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Commedia lirica in three acts (1893)

Composer Giuseppe Verdi · Libretto by Arrigo Boito after The Merry Wives of Windsor and passages from King Henry IV by William Shakespeare
In Italian with German and English surtitles | New Production

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  • Bayerisches Staatsorchester
  • Chorus of the Bayerische Staatsoper
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Sir John Falstaff, the enormous, immense Falstaff, as he enthusiastically calls himself, is in dire straits. His belly, his greatest pride, synonymous with his stateliness, requires constant maintenance in the form of an over-abundant supply of food and drinks. His means are therefore exhausted. Coupled with his magnificence as a real man, Falstaff’s cunning will come to his aid, he thinks: He composes identical love letters to Mrs Alice Ford and Mrs Meg Page, to captivate the ladies’ hearts and therewith also capture their husbands’ fortunes. The two “Merry Wives of Windsor” are, however, well able for the pretentious beau, as the (lyrical) comedy shifts into gear.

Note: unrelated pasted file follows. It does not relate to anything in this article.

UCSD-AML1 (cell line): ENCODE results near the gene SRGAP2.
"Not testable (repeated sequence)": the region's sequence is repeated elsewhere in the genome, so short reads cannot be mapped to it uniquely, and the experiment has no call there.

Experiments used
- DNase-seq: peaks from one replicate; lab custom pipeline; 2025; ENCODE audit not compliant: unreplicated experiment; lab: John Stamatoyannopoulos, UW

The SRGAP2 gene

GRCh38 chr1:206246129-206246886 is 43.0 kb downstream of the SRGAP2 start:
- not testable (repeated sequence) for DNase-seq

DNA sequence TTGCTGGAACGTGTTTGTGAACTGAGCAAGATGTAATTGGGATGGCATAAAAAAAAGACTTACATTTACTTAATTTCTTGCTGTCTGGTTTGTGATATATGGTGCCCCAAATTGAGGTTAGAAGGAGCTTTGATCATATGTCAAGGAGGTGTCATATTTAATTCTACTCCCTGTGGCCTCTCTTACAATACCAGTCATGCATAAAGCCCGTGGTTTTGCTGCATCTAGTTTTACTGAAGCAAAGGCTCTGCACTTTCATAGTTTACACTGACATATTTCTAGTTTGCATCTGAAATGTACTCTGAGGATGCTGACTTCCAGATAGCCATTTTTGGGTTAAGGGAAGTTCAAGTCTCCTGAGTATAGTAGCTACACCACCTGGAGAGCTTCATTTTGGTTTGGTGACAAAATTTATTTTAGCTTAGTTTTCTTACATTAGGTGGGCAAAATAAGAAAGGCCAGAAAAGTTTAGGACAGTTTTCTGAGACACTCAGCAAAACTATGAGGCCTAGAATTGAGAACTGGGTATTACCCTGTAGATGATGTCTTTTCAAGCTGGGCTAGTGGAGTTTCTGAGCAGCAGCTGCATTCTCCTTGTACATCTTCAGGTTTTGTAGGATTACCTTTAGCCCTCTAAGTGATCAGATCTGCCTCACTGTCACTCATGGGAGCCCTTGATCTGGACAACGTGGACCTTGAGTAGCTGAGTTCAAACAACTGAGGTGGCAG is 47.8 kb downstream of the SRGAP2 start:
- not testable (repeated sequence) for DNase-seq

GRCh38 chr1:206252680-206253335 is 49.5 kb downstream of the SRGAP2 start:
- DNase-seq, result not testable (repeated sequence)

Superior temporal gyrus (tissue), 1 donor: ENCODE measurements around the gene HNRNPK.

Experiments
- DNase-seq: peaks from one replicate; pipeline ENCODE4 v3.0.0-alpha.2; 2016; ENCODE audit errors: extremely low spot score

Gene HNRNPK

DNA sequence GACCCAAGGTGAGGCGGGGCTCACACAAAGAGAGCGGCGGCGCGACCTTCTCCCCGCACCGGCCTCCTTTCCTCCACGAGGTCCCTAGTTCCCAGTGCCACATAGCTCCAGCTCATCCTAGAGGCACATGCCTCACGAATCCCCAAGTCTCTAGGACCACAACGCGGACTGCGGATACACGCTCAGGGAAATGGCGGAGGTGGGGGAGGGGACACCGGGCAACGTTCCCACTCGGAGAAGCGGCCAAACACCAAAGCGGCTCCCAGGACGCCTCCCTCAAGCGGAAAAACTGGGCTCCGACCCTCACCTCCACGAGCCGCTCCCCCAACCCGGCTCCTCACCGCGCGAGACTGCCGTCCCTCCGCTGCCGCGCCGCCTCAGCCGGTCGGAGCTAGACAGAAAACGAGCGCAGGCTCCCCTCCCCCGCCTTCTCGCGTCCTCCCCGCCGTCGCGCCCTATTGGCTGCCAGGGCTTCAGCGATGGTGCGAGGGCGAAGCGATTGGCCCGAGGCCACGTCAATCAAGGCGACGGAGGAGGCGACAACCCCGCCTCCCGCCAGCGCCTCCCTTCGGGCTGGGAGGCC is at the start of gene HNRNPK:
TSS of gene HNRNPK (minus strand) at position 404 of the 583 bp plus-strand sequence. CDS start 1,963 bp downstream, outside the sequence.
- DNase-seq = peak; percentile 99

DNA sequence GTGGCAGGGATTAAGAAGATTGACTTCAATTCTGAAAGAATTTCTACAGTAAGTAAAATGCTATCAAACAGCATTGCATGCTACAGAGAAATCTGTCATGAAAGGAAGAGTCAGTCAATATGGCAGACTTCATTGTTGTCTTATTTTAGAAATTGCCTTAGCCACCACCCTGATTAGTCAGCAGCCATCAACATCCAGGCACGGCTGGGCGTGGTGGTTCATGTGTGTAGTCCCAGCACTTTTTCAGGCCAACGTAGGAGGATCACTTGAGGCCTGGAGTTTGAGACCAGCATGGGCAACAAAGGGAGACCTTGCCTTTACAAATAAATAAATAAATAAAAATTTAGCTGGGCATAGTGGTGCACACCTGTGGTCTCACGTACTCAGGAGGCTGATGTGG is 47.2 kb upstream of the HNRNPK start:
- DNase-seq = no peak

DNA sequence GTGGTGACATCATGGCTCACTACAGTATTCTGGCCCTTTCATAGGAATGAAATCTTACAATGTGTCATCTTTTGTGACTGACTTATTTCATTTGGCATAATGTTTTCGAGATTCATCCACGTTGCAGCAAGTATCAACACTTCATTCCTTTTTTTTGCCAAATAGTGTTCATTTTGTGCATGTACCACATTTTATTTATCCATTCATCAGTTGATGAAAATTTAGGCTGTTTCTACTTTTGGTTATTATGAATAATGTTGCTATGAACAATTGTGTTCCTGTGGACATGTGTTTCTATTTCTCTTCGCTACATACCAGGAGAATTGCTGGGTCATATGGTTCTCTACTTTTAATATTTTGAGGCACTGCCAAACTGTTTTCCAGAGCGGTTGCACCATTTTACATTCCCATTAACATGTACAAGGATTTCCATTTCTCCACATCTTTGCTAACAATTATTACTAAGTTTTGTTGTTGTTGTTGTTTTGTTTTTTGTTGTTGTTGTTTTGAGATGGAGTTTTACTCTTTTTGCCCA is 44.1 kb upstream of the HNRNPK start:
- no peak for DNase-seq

Verdi’s last opera was only his second excursion into the comedy genre. Almost fifty years after his early piece, Un giorno di regno, was not a roaring success, he dared approach the Shakespearean material, congenially prepared by his librettist, Arrigo Boito. Falstaff should have spirit, Verdi wrote Boito, and he therefore extended the original, Shakespeare’s The Merry Wives of Windsor, with passages from Henry IV (where Shakespeare had Sir John Falstaff appear for the first time), didn’t scrimp on the literary references and poetic artifices, and invented some of the most wonderful tirades in literary history. Verdi followed the libretto with a detailed, fully composed tour de force full of wit and depth, in which the driving grotesque is set just as unrivalled in music as the lyrical moments are.

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